New York State Family Bike Tour
For families looking to swap the bustle of city life in favor of some fresh air and outdoor fun, look no further than Beacon, NY. Located about 90 minutes north of NYC in the Hudson Valley, Beacon is a charming city with a small town vibe. Beacon offers farm-to-table dining, world-class art institutions, cultural activities, and a ton of outdoor adventure that’s great for a fun-filled family day trip.
And what’s cool: the clan can explore this quaint town on two wheels—self guided or with a guide from the Cold Spring Bike Rental & Tours LLC, offering family bike tours (off-road only for young children) from April to November.
For adults who don’t have their own bike and helmet, you can buy or rent them from Danny’s Cycles, which was voted one of America’s best bike shops for the past five years. Or the clan—adults and children—can rent their bikes and helmets in Beacon from Cold Spring Bike Rental & Tours.
If you plan to transport your own bike, you’ll need a bike rack or carrier. For my trip to Beacon, I used Saris’ latest hitch rack, The Glide. It’s easy to install, use, and can hold four road or hybrid bikes—perfect for a small family. You’ll also need bike locks in case you want to pop into a store or eatery in Beacon.
This once industrial city turned sleepy town sprang to life several years ago thanks to its burgeoning art scene, boutique and antique shops, trendy restaurants, and the revitalization of its waterfront. As Beacon evolves, it sill maintains its charm and pays homage to its rich history—spanning over 300 years—which the family can explore.
After you park at the Scenic Hudson’s Long Dock Park, not far from the kayak pavilion, it’s time for the family to hit the trail.
From the Long Dock’s parking area, you can pick up the Klara Sauer Trail/Fjord Trail that connects you to the White Trail in Madam Brett Park, which eventually leads you to the Tioronda Falls. The 2.5-mile loop is a gravel trail (a little wider than most trails) with gentle inclines, offering a glimpse into Beacon’s industrial past.
The clan will ride alongside old railroad tracks and the Hudson River, speed by a tidal marsh (home to fishes and waterfowl), zoom past the Tioronda Hat Works factory ruins, dash across a bridge and a boardwalk providing spectacular views of Fishkill Creek, and then climb up a gentle slope onto a narrower trail revealing the small, but impressive Tioronda Falls. The trail ends at the observation deck overlooking the beautiful waterfalls.
After zipping through nature, it’s time to hit the streets and see the sights. During my on-road bike tour, there was enough traffic to remind you that you’re not alone and to give you a sense of adventure. Note: I navigated two tricky turns from the parking lot to Main Street via Beekman Street & North Avenue. (Please observe all traffic and safety laws.)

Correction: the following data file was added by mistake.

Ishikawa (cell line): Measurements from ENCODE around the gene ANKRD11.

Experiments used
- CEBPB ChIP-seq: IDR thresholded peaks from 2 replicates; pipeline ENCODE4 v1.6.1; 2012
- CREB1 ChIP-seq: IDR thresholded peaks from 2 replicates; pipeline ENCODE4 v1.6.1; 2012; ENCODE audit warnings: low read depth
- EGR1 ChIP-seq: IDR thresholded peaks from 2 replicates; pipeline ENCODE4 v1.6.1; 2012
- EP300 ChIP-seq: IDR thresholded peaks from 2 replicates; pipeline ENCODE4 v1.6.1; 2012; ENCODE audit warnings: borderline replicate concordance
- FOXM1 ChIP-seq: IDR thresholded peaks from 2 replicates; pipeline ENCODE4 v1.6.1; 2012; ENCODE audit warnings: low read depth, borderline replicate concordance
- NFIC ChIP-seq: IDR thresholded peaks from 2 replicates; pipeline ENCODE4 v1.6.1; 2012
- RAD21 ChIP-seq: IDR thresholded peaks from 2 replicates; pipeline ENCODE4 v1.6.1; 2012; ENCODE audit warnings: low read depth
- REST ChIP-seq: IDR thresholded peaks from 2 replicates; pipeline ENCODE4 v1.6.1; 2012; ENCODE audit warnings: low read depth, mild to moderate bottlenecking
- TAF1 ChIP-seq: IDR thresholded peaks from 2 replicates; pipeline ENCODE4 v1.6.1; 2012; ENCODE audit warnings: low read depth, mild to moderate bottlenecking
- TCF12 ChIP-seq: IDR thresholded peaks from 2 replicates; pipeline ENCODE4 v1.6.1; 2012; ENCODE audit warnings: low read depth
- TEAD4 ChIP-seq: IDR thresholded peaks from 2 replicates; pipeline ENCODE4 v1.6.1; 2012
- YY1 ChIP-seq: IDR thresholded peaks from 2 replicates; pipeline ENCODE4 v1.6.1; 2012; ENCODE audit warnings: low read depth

What to See:
The Roundhouse: A Beacon gem that was originally home to the Matteawan Manufacturing Company (one of the first factories in Beacon) and then H.N. Swift Machine Shop (manufactured the first lawnmowers in US). Today, the historic property has a boutique hotel, a topnotch restaurant, and an event space with a beautiful waterfall as a backdrop. 2 East Main Street.
Howland Cultural Center: Dating back to 1872, this historic building was initially a library. Now, it’s a cultural institution that’s the heart of cultural life in Beacon. Fun fact: This landmark is the first building in Beacon listed on the National Register of Historic Places. 477 Main Street.
The Beacon Theatre: This art deco style, opulent movie venue opened its doors in 1934 with the movie “Operator 13” featuring Gary Cooper and closed in 1968. In recent history, 4th Wall Theatrical Productions, a local theater troupe, used it as a live performance space. The theatre is currently being repurposed. 445 Main Street.
Yankee Clipper Diner: This diner was featured in Paul Newman’s 1994 movie “Nobody’s Fool.” But its claim to fame is that it was named after the famous Pan American airplane that made its first trial flight across the mid-Atlantic in 1939; the diner opened in 1946. 397 Main Street.
Hudson Beach Glass: Located in a restored firehouse, this Main Street mainstay is home to a gallery and glass blowing demonstration studio. 162 Main Street.
Dia:Beacon: Opening in 2003 and credited with helping to transform Beacon into an arts destination, the Dia:Beacon presents artwork from the 1960s to the present. Located in the former Nabisco box printing factory, the Dia’s well-manicured grounds is also a work of art and a great place for a family photo. 3 Beekman Street.
Pete & Toshi Seeger Riverfront Park: Named after the famous folk singer, activist, and Beacon resident and his wife, this former landfill is now a beautiful waterfront park with a children’s play area, basketball courts, and a picnic area offering unparalleled views of the Hudson River. 1 Flynn Drive.
Where to Eat:
Homespun Foods: With an outpost in the Dia:Beacon, this relaxed eatery whips up hearty sandwiches, homemade soups, imaginative salads, and freshly made desserts. What’s more, there’s a kids’ menu. 232 Main Street.
Isamu: A trendy restaurant showcasing authentic Japanese and Chinese fare such as sesame chicken, fried rice, stir fry noodles, salmon teriyaki, shrimp tempura, sushi, and sashimi. 240 Main Street.
The Roundhouse: This upscale eatery serves whole farm cuisine sourced from the Hudson Valley in a rustic, chic dining room overlooking a roaring waterfall. 2 East Main Street.
Yankee Clipper Diner: With an extensive menu boasting burgers, specialty sandwiches, wraps, hot dishes, healthy fare, and a children’s menu, there’s a dish here for everyone. 397 Main Street.
Photo Credit: cityofbeacon.org